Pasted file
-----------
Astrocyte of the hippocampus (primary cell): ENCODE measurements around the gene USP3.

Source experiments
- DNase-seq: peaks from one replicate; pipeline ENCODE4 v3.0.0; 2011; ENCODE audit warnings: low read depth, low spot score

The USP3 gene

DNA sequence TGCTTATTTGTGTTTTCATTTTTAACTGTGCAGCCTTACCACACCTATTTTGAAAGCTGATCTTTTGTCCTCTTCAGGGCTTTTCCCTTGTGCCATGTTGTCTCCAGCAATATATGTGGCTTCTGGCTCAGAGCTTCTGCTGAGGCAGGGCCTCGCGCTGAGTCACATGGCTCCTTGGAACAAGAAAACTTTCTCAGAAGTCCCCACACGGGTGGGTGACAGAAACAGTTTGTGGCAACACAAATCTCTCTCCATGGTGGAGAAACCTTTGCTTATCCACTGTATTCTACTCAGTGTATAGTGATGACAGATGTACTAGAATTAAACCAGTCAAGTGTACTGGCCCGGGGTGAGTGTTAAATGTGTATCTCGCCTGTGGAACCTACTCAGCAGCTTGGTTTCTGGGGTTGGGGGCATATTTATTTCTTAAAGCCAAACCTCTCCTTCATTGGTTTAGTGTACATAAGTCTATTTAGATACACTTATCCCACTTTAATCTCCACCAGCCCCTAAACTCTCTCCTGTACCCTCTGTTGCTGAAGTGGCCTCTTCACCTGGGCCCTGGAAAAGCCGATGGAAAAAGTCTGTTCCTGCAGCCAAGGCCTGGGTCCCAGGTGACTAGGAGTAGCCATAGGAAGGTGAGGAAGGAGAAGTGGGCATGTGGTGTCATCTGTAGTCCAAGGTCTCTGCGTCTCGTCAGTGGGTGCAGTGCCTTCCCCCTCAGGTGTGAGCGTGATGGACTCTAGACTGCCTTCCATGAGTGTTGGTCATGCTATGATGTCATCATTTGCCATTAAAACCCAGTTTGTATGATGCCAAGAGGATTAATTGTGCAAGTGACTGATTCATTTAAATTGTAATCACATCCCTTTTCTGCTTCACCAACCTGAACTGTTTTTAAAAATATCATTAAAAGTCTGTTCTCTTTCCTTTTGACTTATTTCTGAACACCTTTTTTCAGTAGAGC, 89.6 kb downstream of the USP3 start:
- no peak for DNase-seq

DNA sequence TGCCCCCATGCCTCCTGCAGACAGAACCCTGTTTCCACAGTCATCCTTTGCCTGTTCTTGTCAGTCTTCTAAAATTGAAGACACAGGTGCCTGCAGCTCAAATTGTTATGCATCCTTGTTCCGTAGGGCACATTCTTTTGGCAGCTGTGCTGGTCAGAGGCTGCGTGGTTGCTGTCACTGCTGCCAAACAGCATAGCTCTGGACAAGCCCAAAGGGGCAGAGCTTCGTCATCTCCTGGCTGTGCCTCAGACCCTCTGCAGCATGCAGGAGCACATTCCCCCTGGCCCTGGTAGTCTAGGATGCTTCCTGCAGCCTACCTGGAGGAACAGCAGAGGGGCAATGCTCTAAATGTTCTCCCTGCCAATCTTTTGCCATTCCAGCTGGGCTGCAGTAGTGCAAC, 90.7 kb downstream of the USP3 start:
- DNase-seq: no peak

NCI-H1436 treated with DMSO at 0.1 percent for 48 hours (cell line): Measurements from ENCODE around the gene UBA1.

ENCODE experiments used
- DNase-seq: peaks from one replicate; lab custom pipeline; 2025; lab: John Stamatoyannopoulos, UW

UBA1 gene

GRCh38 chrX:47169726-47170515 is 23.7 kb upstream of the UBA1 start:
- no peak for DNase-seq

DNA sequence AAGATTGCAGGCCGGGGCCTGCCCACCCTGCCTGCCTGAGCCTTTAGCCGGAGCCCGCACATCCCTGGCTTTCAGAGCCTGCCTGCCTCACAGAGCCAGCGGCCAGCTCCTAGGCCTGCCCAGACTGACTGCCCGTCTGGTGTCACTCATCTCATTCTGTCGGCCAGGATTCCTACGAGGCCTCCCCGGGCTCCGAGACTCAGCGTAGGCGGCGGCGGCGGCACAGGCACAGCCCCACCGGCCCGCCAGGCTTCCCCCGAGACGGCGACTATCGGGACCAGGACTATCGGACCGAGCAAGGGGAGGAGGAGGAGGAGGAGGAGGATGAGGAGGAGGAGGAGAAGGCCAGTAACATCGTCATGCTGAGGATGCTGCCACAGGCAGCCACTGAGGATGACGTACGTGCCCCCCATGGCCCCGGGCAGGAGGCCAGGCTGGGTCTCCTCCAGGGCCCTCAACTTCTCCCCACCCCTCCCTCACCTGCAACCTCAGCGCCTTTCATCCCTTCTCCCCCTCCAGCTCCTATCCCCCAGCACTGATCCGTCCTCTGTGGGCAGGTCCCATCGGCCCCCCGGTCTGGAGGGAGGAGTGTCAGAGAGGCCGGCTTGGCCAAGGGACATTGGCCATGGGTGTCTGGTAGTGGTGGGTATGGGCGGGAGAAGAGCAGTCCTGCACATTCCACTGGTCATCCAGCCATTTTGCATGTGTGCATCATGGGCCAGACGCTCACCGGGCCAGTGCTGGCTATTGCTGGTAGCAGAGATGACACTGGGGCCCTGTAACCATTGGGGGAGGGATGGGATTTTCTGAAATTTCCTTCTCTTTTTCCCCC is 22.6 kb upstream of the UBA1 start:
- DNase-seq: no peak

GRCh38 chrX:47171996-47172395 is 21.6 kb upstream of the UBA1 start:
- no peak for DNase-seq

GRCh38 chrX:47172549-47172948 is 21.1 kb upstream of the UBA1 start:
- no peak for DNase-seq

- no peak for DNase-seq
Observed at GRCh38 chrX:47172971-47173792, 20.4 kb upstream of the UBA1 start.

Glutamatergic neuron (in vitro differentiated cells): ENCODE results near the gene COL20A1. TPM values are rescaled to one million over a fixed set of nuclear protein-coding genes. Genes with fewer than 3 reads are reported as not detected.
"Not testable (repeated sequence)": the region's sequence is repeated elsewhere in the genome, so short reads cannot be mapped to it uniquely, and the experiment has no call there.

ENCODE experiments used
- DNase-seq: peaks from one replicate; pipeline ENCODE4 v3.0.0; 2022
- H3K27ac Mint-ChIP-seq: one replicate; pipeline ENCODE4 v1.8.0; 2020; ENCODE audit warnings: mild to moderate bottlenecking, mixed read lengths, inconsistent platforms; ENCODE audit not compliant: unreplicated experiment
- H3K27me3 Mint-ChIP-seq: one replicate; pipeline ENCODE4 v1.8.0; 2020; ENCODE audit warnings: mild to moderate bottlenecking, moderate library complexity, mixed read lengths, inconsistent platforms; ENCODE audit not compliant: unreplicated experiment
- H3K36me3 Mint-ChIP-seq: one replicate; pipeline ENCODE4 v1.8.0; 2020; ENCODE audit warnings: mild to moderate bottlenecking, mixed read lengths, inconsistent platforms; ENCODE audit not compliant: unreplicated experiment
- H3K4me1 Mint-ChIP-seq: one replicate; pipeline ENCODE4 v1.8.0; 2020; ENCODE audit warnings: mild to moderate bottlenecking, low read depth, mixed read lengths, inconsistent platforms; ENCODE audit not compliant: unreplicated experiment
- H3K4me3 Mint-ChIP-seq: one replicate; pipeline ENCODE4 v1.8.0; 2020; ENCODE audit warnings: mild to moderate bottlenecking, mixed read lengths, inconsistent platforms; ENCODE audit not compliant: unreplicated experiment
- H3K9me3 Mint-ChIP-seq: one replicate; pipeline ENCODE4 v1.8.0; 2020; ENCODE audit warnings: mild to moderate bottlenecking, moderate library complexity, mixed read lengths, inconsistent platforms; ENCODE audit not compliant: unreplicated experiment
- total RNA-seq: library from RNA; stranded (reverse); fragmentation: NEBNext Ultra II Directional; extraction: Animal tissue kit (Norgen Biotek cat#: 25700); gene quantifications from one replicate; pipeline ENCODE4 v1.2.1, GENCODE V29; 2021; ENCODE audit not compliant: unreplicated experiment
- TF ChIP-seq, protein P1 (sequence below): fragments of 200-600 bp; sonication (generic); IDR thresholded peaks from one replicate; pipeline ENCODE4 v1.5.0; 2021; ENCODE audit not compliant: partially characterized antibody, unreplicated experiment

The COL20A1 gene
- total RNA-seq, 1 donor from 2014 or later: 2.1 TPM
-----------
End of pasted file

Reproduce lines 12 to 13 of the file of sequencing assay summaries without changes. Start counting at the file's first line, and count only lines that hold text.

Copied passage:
UBA1 gene

GRCh38 chrX:47169726-47170515 is 23.7 kb upstream of the UBA1 start: